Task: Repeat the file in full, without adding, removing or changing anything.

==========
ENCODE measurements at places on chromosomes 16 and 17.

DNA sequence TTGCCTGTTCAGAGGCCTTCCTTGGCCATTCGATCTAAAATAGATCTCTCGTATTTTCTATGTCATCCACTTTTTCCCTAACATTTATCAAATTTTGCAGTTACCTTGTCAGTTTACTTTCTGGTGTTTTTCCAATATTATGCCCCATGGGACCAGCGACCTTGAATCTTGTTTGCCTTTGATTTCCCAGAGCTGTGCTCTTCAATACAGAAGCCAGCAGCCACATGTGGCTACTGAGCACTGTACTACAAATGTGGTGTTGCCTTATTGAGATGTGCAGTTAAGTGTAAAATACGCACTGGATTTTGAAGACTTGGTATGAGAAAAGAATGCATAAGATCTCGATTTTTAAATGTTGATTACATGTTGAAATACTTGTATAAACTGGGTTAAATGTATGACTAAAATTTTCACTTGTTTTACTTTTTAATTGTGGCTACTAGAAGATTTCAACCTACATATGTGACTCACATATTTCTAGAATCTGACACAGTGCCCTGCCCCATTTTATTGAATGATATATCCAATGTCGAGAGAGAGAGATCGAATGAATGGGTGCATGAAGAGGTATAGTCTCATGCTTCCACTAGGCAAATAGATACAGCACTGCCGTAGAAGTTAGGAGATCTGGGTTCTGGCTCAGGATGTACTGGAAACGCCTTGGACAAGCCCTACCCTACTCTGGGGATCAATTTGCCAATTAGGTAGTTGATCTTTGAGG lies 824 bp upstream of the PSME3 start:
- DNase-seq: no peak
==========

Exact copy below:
ENCODE measurements at places on chromosomes 16 and 17.

DNA sequence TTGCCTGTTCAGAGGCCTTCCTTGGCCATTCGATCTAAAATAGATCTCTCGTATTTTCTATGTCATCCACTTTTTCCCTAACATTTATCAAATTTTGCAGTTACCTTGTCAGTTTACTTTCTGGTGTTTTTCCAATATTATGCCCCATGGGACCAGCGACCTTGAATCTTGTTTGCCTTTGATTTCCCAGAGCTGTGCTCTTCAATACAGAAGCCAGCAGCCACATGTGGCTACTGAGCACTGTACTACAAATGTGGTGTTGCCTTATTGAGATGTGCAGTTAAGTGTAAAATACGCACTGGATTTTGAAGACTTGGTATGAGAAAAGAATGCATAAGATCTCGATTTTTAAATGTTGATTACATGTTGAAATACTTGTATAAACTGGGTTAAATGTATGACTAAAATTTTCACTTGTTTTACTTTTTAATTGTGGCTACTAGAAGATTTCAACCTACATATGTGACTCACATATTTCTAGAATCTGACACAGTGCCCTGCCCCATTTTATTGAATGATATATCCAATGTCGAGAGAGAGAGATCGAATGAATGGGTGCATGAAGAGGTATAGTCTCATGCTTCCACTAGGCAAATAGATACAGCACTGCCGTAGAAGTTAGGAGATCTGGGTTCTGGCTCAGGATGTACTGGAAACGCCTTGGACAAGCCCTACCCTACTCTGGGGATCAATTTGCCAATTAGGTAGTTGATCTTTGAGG lies 824 bp upstream of the PSME3 start:
- DNase-seq: no peak